Story By: Jennie Wood
Art By: Jeff McComsey
Released By: 215 Ink
Where to find this book: Your local comic book shop if they have any common sense as of February 5th, 2013. If’n it ain’t, jump on them counter chimps and make them order this book. If not, you can find it digitally on the 215 Ink app for your tablet and smarty phones. If that doesn’t work there’s always www.flutter.215ink.com and www.jenniewood.com. In other words, you got options.
I know I’ve said this before but I’ll say it again: I’m a lucky sumbich. I managed to get my hands on this book long before the rest of you and it is well worth it. Jealous? You should be.
I’ve always said that the best thing you can do with a first issue is wet the reader’s palate and get them asking a whole lot of questions. Flutter accomplishes this beautifully as it brings us into the world of our hero which is, well, that’s kind of hard to explain. I’ve read it several times and I’m not even sure where to begin…in a good way. Now, get ready, there are some spoilers below.
You see, our main character is rather special for several reasons. Imagine if you couldn’t bruise, your cuts healed right away and you could really be who ever you wanted to be? That’s part of what our main character is facing but there’s oh so much more to the story. But I’ll talk story in a minute. In the meantime let’s discuss fine art.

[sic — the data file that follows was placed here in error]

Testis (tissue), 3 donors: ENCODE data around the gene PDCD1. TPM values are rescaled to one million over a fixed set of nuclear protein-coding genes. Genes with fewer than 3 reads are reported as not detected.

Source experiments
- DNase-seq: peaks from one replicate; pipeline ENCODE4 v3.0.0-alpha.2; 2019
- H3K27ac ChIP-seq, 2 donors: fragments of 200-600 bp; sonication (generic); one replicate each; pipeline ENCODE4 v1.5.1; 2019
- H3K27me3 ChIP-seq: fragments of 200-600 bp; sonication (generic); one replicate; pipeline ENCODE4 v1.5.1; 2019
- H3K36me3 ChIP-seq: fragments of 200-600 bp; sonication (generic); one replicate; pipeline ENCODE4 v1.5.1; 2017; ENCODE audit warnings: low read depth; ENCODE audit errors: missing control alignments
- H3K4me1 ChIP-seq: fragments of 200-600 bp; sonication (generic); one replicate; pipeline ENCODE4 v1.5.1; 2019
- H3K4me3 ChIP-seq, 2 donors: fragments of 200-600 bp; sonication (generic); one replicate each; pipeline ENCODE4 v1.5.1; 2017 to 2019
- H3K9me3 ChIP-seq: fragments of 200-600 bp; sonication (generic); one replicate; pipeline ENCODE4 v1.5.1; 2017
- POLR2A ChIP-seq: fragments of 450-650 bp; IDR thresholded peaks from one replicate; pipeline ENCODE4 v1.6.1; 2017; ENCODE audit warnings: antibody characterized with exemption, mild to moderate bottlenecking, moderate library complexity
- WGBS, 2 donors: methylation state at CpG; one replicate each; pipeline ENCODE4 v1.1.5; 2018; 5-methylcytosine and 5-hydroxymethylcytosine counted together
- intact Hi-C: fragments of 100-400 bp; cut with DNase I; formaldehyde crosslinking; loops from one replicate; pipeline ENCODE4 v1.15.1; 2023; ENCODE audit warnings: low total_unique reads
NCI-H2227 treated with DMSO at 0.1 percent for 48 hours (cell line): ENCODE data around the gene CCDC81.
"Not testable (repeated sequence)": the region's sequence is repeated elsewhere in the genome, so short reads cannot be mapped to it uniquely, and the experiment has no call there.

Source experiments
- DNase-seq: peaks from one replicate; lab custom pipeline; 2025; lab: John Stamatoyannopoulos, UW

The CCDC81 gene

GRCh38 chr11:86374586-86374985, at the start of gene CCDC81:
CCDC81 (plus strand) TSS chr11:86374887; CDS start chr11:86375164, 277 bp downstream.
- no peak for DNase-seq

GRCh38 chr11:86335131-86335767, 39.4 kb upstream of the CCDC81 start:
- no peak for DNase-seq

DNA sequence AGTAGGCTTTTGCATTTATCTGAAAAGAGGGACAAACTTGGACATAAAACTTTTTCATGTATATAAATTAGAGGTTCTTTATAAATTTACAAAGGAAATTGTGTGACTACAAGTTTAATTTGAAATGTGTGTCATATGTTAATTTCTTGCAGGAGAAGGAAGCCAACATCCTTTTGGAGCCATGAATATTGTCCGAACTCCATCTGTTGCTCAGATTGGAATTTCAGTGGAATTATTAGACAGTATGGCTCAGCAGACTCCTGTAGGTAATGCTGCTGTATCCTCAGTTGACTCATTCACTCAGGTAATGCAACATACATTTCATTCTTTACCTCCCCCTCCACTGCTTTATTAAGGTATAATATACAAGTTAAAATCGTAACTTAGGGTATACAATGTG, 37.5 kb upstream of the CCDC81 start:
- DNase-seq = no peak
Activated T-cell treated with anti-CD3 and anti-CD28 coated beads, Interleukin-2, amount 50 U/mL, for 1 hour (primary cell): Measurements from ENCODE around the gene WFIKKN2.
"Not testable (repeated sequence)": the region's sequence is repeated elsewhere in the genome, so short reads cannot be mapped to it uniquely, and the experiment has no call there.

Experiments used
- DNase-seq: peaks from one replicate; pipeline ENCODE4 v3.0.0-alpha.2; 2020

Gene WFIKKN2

Jeff McComsey (American Terror; FUBAR) brings just that in spades to the table. With a story that, at times, is sparse on dialog he does a masterful job of conveying the unwritten dialog that’s going with each panel. Even when our main character is disaffectedly slicing into their(?) own arm he still manages to convey a moment of frighteningly raw intensity.
Why the “(?)” next to the gender assignment in the previous paragraph, you ask. It’s because we’re really not too sure where our main character falls in the male/female equation. Shit, we’re not even really sure what her/his real name is. Whereas this could be maddening for most stories and could cause a disconnect between the reader and the page, Wood does a wonderful job of teasing us as to who we’re really dealing with.
In many ways Flutter is a convention story. It’s your typical “girl meets girl, girl falls for girl, girl morphs into boy to get girl all while being wrapped up in a plot involving an ultra-conservative family values governor and a creepy ass Asian assassin” type tale.
Sarcasm doesn’t always translate well on the internet.
There’s nothing conventional about Flutter and that’s something to be excited about. Wood and McComsey are showing us the cocoon with this first offering and leave us wondering what will emerge when all is said and done.
It could be a gloriously beautiful butterfly.
It could be a hideous and terrifying moth.
It could be something new that’s beyond our immediate understanding.
No matter what emerges from the cocoon, however, I have no doubt that it will soar.
BUY THIS BOOK!